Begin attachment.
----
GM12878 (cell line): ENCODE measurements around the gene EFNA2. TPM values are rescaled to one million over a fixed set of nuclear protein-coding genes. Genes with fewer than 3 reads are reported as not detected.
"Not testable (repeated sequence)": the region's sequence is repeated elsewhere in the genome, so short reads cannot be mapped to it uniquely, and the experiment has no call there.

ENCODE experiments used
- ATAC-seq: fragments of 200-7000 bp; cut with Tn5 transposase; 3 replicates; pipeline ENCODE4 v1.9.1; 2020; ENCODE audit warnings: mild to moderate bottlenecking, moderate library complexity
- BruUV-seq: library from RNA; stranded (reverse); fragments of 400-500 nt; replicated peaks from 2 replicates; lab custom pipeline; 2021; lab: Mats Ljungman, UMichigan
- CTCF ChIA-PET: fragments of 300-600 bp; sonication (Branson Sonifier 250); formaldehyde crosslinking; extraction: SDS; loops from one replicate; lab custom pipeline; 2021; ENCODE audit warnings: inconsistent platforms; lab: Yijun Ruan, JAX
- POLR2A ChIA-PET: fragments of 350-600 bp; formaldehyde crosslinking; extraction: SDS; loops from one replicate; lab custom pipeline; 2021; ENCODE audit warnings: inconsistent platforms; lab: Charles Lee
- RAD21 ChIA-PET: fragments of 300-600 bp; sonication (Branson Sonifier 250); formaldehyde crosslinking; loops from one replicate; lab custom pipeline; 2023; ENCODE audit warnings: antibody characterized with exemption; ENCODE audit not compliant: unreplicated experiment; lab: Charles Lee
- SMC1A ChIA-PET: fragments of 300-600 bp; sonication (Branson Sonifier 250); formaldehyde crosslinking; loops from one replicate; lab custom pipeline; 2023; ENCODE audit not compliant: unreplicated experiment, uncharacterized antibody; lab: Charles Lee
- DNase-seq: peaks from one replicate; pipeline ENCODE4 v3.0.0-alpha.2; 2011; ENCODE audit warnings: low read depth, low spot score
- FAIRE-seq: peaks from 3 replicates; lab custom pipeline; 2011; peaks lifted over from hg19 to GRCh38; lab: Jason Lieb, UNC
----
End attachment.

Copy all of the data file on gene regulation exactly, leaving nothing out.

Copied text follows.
GM12878 (cell line): ENCODE measurements around the gene EFNA2. TPM values are rescaled to one million over a fixed set of nuclear protein-coding genes. Genes with fewer than 3 reads are reported as not detected.
"Not testable (repeated sequence)": the region's sequence is repeated elsewhere in the genome, so short reads cannot be mapped to it uniquely, and the experiment has no call there.

ENCODE experiments used
- ATAC-seq: fragments of 200-7000 bp; cut with Tn5 transposase; 3 replicates; pipeline ENCODE4 v1.9.1; 2020; ENCODE audit warnings: mild to moderate bottlenecking, moderate library complexity
- BruUV-seq: library from RNA; stranded (reverse); fragments of 400-500 nt; replicated peaks from 2 replicates; lab custom pipeline; 2021; lab: Mats Ljungman, UMichigan
- CTCF ChIA-PET: fragments of 300-600 bp; sonication (Branson Sonifier 250); formaldehyde crosslinking; extraction: SDS; loops from one replicate; lab custom pipeline; 2021; ENCODE audit warnings: inconsistent platforms; lab: Yijun Ruan, JAX
- POLR2A ChIA-PET: fragments of 350-600 bp; formaldehyde crosslinking; extraction: SDS; loops from one replicate; lab custom pipeline; 2021; ENCODE audit warnings: inconsistent platforms; lab: Charles Lee
- RAD21 ChIA-PET: fragments of 300-600 bp; sonication (Branson Sonifier 250); formaldehyde crosslinking; loops from one replicate; lab custom pipeline; 2023; ENCODE audit warnings: antibody characterized with exemption; ENCODE audit not compliant: unreplicated experiment; lab: Charles Lee
- SMC1A ChIA-PET: fragments of 300-600 bp; sonication (Branson Sonifier 250); formaldehyde crosslinking; loops from one replicate; lab custom pipeline; 2023; ENCODE audit not compliant: unreplicated experiment, uncharacterized antibody; lab: Charles Lee
- DNase-seq: peaks from one replicate; pipeline ENCODE4 v3.0.0-alpha.2; 2011; ENCODE audit warnings: low read depth, low spot score
- FAIRE-seq: peaks from 3 replicates; lab custom pipeline; 2011; peaks lifted over from hg19 to GRCh38; lab: Jason Lieb, UNC